March 13 (Bloomberg) -- Cathay Financial Holding Co., Taiwan’s largest publicly traded financial holding company, rose the most in more than two months on potential investment negotiations with Chinese banks.
The stock climbed by the daily limit, rising 6.9 percent to NT$34.90, the most since Dec. 23. It was the biggest gainer on the MSCI Taiwan Index. Volume reached 54 million shares, more than triple Cathay Financial’s three-month daily average.
“We are looking for partners who will help us to expand our operations in China, especially those with nationwide networks,” Alan Lee, a spokesman for the Taipei-based company, said today. Lee declined to say how many or which Chinese lenders the company is in talks with.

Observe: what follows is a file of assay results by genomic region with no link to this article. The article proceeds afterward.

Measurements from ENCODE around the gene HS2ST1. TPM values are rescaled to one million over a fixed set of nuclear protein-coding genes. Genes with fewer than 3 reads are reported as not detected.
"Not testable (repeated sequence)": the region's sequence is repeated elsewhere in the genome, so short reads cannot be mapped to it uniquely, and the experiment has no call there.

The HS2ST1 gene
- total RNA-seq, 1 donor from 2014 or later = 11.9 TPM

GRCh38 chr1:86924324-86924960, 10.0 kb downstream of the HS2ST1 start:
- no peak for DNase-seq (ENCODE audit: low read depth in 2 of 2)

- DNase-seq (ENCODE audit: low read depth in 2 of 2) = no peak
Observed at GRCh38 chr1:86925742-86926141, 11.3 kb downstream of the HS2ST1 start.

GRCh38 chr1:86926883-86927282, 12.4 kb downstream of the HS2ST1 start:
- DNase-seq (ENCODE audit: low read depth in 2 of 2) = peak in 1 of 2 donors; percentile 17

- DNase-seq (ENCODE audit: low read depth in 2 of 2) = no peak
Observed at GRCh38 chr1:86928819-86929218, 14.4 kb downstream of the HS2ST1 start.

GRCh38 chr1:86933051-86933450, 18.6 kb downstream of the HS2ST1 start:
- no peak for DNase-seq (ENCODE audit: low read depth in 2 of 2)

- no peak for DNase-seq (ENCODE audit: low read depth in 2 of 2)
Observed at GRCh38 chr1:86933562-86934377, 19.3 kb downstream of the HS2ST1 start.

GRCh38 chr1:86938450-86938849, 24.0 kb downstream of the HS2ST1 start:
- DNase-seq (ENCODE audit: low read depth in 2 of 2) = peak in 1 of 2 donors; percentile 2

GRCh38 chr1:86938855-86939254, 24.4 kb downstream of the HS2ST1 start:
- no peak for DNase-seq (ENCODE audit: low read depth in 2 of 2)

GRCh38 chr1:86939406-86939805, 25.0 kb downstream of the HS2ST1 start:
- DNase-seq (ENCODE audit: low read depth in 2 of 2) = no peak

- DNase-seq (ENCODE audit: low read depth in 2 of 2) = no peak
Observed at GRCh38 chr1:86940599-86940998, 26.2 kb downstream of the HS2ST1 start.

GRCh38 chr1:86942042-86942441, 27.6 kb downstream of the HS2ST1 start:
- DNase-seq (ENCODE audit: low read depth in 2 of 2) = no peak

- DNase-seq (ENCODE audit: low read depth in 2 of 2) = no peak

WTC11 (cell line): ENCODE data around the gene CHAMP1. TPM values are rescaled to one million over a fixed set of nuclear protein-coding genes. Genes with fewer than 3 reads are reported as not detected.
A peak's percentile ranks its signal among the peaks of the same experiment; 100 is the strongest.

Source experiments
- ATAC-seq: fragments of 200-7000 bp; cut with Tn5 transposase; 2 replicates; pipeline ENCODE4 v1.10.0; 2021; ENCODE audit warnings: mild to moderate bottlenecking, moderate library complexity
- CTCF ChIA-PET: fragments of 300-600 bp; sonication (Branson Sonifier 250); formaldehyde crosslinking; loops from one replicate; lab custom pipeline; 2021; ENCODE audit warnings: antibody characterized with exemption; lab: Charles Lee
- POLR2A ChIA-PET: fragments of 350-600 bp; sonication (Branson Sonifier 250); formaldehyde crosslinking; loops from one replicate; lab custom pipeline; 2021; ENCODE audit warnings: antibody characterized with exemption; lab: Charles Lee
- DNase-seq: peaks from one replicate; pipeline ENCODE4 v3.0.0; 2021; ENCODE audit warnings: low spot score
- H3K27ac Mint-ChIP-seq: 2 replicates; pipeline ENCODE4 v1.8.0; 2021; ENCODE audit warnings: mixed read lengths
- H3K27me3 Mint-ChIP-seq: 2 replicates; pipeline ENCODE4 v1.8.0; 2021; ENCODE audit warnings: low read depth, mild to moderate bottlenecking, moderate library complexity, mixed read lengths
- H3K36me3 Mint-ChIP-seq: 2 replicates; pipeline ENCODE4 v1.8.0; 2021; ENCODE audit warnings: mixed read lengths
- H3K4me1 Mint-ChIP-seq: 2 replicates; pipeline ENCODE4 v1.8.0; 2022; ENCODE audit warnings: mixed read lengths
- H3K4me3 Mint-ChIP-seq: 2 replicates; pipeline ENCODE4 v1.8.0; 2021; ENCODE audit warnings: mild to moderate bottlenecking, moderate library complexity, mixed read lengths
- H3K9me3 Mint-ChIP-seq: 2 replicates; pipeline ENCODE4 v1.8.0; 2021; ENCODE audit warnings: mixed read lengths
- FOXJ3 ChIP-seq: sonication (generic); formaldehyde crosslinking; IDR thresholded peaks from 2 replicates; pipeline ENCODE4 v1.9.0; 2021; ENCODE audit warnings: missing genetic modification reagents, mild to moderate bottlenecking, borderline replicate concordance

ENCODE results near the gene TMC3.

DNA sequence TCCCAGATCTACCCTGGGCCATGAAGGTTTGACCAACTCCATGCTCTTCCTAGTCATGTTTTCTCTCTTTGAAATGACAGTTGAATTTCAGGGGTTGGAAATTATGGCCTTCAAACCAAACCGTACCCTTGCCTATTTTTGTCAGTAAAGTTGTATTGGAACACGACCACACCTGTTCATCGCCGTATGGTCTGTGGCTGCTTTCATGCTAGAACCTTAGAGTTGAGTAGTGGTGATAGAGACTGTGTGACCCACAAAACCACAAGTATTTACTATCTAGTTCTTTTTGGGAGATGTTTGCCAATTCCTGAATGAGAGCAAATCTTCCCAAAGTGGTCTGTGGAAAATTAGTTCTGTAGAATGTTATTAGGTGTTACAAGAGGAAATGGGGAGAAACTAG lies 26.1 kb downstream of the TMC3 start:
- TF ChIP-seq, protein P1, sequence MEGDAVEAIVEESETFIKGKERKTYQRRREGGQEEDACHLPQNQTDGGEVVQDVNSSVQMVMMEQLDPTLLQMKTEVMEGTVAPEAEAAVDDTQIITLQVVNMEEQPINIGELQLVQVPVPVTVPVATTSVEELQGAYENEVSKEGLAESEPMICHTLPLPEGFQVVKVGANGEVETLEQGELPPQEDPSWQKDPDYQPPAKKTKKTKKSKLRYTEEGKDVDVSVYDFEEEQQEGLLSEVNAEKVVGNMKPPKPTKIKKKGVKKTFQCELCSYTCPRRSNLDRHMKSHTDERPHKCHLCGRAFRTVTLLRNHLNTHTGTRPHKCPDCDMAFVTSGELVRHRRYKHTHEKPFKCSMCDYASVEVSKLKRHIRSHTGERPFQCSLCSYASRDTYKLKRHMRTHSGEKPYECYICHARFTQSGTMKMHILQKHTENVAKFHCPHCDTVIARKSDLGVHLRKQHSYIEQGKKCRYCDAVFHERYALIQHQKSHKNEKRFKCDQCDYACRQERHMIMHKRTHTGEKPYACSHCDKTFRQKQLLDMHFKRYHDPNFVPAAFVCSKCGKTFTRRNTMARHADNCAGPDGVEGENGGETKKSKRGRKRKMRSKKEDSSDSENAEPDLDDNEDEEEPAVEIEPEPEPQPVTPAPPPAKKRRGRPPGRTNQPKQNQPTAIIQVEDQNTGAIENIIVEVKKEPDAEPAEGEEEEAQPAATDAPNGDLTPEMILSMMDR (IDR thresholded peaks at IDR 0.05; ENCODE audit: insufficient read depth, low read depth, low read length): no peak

Taiwan and China signed an agreement in 2010 to cut tariffs and increase access to banking, insurance and securities industries after relations improved with the 2008 election of President Ma Ying-jeou. Finance companies in Taiwan are asking the domestic regulator to lift the 5 percent limit on ownership by a single Chinese investor to help boost business overseas.
“Right now, it isn’t enough to attract Chinese lenders as they can’t do much with a 5 percent stake,” said Eric Chang, an analyst at Jih Sun Securities Co. in Taipei. “Taiwan financial companies want a Chinese partner to help them to make inroads in the mainland market as they lack the distribution networks.”
Taiwan is urging its financial industry to consolidate. The market now hosts 37 domestic banks, 28 foreign lenders and more than 300 credit associations competing to serve 23 million people.
The Economic Daily News earlier reported that Cathay Financial is seeking cross-shareholdings with Chinese banks, citing Chairman Tsai Hong-tu.
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